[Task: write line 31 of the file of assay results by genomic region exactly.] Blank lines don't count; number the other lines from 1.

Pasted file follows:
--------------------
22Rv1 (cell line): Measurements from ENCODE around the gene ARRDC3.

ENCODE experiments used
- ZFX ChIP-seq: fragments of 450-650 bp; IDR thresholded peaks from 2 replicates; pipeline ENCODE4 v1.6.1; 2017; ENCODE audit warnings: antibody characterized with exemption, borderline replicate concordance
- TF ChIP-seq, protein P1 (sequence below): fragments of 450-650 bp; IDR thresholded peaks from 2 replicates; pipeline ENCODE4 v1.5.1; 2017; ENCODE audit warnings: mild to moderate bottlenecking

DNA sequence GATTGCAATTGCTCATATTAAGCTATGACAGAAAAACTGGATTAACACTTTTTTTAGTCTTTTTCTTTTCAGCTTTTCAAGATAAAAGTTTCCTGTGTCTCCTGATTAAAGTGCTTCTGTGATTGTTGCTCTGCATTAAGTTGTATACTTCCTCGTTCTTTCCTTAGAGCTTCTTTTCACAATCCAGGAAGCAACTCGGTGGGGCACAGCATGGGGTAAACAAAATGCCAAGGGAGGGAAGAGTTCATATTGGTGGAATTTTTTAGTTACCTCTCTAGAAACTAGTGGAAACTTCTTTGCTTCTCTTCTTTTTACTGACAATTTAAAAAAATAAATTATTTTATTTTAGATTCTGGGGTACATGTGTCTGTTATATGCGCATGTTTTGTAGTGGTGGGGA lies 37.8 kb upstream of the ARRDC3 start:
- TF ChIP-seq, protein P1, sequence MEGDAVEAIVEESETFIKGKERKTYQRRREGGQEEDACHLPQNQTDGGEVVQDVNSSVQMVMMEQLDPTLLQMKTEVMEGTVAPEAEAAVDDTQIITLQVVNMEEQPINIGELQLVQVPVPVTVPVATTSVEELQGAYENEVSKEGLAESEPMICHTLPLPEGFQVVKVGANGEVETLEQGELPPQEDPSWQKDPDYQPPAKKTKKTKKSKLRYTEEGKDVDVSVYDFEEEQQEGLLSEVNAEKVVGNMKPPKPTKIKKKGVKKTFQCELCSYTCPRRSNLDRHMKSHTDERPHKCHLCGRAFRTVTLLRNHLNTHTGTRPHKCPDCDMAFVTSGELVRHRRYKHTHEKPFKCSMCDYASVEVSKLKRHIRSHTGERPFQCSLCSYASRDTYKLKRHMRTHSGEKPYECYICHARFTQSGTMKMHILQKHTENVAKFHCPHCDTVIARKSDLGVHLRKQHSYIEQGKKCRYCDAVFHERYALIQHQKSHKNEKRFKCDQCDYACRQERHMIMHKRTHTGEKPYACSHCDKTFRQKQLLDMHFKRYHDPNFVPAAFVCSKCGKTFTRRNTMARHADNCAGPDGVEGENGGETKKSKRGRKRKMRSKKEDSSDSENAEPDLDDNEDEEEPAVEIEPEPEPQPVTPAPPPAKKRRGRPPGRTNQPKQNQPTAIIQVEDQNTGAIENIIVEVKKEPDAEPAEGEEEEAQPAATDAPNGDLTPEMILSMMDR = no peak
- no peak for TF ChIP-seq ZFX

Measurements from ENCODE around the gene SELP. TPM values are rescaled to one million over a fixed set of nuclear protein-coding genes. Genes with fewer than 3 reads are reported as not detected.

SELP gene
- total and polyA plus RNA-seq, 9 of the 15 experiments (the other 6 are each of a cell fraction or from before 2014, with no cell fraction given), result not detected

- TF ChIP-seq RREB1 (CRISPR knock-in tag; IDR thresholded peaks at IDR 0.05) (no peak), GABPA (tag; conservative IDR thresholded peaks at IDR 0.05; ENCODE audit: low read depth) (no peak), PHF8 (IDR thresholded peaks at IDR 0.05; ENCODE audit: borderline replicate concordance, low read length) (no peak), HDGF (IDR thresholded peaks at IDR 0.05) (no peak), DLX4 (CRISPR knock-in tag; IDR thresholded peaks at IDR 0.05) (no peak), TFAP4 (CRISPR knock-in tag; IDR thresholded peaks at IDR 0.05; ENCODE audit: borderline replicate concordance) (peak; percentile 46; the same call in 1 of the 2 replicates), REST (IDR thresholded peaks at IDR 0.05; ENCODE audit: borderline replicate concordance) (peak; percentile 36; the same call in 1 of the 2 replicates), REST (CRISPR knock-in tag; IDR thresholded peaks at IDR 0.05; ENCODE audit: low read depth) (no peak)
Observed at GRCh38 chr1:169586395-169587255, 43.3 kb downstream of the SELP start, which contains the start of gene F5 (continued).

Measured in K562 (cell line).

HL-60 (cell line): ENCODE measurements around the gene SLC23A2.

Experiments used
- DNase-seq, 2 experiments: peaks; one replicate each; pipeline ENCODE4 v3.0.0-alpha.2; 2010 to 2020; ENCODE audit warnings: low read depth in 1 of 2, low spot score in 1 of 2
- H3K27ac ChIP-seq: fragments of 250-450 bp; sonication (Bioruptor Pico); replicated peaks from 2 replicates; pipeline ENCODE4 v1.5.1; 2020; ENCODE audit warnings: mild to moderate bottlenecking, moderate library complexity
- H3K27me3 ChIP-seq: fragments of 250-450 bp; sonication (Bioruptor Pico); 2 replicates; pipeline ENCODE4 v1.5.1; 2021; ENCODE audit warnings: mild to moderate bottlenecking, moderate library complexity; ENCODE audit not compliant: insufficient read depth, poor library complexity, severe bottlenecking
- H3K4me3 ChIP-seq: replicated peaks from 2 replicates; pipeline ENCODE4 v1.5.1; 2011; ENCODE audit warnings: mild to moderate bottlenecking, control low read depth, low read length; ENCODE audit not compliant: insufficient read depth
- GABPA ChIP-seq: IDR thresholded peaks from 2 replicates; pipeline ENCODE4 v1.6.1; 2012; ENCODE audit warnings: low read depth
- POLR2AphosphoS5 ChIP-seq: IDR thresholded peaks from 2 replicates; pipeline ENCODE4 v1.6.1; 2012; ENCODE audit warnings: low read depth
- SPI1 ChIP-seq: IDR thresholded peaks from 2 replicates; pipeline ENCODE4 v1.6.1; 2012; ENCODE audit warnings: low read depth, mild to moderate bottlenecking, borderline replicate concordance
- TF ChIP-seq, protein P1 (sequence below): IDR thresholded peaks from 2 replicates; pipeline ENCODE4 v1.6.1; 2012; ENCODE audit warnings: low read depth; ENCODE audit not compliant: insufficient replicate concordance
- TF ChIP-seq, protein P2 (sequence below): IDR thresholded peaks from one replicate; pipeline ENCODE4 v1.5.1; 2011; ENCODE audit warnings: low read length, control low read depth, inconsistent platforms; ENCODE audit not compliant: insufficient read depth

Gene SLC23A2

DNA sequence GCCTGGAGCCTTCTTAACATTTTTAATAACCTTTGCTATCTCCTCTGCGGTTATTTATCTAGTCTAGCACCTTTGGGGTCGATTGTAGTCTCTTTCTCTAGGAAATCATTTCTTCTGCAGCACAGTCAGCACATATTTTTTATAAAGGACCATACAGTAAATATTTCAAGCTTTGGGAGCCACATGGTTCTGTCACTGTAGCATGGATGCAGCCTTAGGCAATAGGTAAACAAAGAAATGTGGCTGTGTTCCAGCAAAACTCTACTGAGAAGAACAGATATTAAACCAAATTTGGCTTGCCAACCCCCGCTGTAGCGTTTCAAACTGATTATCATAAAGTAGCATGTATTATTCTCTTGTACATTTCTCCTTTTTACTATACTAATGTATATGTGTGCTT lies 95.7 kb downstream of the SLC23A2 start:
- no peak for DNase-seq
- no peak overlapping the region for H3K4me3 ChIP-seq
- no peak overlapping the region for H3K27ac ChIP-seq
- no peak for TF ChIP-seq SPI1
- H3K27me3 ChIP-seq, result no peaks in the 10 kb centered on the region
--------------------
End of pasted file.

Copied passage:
- H3K27me3 ChIP-seq, result no peaks in the 10 kb centered on the region